A Fish Story – Do you make things harder than they need to be?

fish collage crop_sizedI do. I can make things harder and more complicated than they need to be.  Not all the time with everything, but it  happens.  Why I still do this for some things and not others is often a bit of a mystery to me when it pops up.  Today I had an experience thawing out fish for dinner that helped me understand why I have been avoiding moving forward on a project I am really interested completing, but I just can’t dive in and get it going.  See if you can relate.

I had created a problem I wasn’t sure how to solve, and I had been avoiding it for weeks. A while back, I had been in a hurry to leave for a trip.  Instead of putting the 2 pounds of Tilapia filets I bought (on sale) into separate meal size freezer bags like I usually do, I stuck the whole package in the freezer with all the filets mounded together in one big lump.

It was way too much for one meal. My concerns for possible waste or inefficiency and not knowing exactly how to make everything work out perfectly in a specific way under conditions I was used to, had stopped me. I had been avoiding the intimidating lump of fish.  I could see the same blocks and and not knowing how to make it work out perfectly were holding me back from really engaging in my new writing project.

Instead of needing a perfect plan, today it was more important for me to have fish for dinner.  I just decided to try it and explore how I could make it work – with only a fuzzy plan.  I had to adjust my approach and expectations along the way.  I was able to thaw one step at a time progressively, testing and adjusting along the way.  I spontaneously discovered and used a new technique to help separate the filets and keep them whole while still icy. I ended up with fish for dinner, and the insight that sometimes I don’t need a highly detailed plan to begin.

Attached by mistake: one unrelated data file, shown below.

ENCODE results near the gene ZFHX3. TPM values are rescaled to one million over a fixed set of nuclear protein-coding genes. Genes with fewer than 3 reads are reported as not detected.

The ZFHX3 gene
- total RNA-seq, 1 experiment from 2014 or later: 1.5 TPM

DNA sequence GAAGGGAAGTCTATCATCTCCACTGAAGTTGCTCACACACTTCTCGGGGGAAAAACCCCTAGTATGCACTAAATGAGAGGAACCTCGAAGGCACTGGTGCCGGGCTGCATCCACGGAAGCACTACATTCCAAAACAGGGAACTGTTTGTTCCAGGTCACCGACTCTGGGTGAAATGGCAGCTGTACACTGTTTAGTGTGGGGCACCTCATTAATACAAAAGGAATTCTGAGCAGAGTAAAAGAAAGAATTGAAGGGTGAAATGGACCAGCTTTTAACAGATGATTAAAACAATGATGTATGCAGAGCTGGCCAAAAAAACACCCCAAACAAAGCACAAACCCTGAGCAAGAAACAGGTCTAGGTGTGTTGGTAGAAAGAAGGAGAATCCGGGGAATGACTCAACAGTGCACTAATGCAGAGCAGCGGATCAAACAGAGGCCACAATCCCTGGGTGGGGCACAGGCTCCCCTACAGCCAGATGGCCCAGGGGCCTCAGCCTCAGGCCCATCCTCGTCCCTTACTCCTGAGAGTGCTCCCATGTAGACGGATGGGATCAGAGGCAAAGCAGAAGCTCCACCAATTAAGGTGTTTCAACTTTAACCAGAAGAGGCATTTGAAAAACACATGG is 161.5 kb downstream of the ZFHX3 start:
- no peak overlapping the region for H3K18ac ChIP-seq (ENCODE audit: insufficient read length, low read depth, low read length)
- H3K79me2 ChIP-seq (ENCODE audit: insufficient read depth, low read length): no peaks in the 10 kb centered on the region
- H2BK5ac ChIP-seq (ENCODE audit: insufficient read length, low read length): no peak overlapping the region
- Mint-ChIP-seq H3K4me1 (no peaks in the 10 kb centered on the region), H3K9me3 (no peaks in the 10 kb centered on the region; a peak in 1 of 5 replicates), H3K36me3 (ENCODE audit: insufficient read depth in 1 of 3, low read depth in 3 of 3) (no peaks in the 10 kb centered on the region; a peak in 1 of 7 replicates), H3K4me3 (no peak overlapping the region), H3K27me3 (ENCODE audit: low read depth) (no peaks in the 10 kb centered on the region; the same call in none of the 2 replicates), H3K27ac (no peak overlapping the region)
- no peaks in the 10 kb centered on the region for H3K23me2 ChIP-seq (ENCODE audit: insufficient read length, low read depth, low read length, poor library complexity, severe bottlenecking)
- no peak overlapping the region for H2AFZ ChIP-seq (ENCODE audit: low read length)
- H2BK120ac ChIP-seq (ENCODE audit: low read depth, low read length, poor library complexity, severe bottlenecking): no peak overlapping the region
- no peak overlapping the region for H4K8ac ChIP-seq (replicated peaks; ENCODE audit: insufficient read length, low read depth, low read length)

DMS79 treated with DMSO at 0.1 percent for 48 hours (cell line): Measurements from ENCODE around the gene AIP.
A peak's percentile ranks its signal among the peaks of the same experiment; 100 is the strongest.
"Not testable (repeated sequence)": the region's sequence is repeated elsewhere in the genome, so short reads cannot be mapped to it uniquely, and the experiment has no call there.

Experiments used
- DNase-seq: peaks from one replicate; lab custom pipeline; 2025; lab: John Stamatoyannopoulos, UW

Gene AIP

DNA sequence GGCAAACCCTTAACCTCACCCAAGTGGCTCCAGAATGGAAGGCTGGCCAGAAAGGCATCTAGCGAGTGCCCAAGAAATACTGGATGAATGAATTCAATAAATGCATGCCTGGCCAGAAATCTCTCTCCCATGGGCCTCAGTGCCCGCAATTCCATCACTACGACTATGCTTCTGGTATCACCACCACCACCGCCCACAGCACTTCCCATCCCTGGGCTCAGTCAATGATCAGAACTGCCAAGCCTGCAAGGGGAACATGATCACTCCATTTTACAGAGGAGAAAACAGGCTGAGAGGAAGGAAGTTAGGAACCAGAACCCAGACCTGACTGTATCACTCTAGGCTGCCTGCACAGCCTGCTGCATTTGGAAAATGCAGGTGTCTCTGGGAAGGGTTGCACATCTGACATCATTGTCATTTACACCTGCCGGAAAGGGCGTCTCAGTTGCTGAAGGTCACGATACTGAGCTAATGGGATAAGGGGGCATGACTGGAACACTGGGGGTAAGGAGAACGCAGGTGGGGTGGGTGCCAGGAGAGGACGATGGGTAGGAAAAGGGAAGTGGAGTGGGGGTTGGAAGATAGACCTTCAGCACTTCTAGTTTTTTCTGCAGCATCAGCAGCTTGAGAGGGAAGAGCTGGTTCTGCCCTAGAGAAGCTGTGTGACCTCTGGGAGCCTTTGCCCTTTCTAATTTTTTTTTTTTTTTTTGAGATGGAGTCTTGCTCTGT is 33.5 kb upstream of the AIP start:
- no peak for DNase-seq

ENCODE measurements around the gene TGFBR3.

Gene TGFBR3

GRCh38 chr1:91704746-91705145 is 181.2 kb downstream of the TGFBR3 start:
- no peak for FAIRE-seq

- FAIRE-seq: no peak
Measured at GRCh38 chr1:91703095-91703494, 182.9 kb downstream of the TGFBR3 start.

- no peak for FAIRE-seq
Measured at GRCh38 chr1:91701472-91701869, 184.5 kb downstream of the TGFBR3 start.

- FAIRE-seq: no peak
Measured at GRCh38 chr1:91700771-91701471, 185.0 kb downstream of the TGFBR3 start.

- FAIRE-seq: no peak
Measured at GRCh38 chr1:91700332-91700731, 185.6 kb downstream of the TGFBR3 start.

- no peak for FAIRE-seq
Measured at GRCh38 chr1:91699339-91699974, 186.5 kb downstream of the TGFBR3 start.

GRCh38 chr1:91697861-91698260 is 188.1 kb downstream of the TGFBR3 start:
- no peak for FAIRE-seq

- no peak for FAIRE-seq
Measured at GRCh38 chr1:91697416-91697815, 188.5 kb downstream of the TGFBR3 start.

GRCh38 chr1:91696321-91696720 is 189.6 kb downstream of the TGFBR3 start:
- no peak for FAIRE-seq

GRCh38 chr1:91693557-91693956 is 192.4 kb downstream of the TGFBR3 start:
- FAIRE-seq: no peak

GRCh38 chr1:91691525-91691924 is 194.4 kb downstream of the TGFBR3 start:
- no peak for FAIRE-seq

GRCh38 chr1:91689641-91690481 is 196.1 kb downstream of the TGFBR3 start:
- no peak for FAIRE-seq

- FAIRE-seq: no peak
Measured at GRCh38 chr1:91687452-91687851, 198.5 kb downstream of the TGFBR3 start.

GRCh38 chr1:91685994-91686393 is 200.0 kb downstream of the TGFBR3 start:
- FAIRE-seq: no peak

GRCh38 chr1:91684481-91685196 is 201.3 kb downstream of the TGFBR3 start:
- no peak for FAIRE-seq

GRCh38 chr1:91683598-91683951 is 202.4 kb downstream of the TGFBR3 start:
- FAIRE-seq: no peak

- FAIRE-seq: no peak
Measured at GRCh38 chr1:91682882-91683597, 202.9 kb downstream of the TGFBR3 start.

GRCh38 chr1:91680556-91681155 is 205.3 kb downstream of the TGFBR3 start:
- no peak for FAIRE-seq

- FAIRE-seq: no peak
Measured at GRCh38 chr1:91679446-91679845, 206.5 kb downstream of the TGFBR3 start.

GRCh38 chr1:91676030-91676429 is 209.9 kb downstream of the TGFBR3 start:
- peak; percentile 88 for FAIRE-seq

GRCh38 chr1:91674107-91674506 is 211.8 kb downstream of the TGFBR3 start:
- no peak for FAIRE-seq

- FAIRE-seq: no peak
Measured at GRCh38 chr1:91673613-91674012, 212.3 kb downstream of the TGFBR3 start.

Fish for dinner in less than two hours was the clear goal. The path appeared one step at a time. Commitment to the outcome and clarity about its value is what really mattered.  I had to give the ‘figure out a plan first’ scientist in me permission to relax and stand aside and let the creative ‘let’s explore even if it’s messy’ part of me lead.  Looking back, it was simple.  Facing it before hand was intimidating.  By applying this insight, my writing project has finally moved forward.

What project or task have you been avoiding?  In my experience the greatest value of a detailed plan is that it gets you started.   Even excellent plans almost always require adjustment along the way.  If you are avoiding something worthwhile, and not having a good enough plan is holding you back, let go and just jump in and explore a bit.  Don’t make things harder or more complicated than they need to be. You may discover something new or unexpected so it does work out perfectly, just not exactly the way you may have planned before you started.

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